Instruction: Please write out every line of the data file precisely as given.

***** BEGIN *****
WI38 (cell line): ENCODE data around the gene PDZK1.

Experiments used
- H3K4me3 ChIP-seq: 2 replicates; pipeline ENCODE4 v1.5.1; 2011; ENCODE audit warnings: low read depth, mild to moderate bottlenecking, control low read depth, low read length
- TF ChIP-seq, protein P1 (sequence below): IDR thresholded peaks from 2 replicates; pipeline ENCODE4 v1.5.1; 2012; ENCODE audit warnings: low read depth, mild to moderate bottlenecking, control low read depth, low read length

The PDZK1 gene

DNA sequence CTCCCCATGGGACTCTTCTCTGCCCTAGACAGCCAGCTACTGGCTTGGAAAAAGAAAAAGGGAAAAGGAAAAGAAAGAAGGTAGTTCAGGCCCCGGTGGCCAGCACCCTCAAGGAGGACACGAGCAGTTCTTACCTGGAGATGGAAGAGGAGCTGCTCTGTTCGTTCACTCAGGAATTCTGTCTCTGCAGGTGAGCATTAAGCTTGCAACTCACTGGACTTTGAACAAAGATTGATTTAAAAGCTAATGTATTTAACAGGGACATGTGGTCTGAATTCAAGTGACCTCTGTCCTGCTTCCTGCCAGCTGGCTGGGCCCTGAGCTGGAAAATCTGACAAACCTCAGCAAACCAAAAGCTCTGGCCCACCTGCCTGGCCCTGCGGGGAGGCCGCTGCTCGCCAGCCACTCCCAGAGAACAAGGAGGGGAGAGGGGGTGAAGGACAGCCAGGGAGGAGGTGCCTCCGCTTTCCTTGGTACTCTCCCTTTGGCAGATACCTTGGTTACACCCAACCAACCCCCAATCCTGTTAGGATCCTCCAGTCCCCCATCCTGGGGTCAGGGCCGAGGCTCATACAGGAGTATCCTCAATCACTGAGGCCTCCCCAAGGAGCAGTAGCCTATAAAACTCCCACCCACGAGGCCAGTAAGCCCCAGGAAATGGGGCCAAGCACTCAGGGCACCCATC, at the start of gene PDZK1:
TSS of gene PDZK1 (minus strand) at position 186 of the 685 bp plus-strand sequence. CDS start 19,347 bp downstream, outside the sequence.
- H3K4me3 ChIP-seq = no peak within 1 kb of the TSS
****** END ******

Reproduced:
WI38 (cell line): ENCODE data around the gene PDZK1.

Experiments used
- H3K4me3 ChIP-seq: 2 replicates; pipeline ENCODE4 v1.5.1; 2011; ENCODE audit warnings: low read depth, mild to moderate bottlenecking, control low read depth, low read length
- TF ChIP-seq, protein P1 (sequence below): IDR thresholded peaks from 2 replicates; pipeline ENCODE4 v1.5.1; 2012; ENCODE audit warnings: low read depth, mild to moderate bottlenecking, control low read depth, low read length

The PDZK1 gene

DNA sequence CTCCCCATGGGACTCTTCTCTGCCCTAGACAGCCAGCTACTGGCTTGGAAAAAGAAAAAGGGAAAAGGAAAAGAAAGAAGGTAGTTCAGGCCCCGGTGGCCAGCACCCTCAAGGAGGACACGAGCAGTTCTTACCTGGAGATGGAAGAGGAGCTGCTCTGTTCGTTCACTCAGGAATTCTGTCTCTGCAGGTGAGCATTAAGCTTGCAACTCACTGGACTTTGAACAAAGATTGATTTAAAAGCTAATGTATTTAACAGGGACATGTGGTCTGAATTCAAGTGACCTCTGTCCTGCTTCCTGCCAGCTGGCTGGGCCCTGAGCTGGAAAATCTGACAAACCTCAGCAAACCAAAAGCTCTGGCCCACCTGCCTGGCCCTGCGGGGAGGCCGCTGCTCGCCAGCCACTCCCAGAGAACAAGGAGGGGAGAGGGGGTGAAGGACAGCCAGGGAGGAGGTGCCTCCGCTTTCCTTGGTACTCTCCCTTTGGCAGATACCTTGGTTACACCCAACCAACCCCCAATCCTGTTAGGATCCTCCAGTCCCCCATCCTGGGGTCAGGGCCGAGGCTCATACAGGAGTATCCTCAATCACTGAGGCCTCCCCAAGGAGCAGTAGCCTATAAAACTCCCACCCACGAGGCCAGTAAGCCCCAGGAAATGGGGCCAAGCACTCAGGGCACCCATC, at the start of gene PDZK1:
TSS of gene PDZK1 (minus strand) at position 186 of the 685 bp plus-strand sequence. CDS start 19,347 bp downstream, outside the sequence.
- H3K4me3 ChIP-seq = no peak within 1 kb of the TSS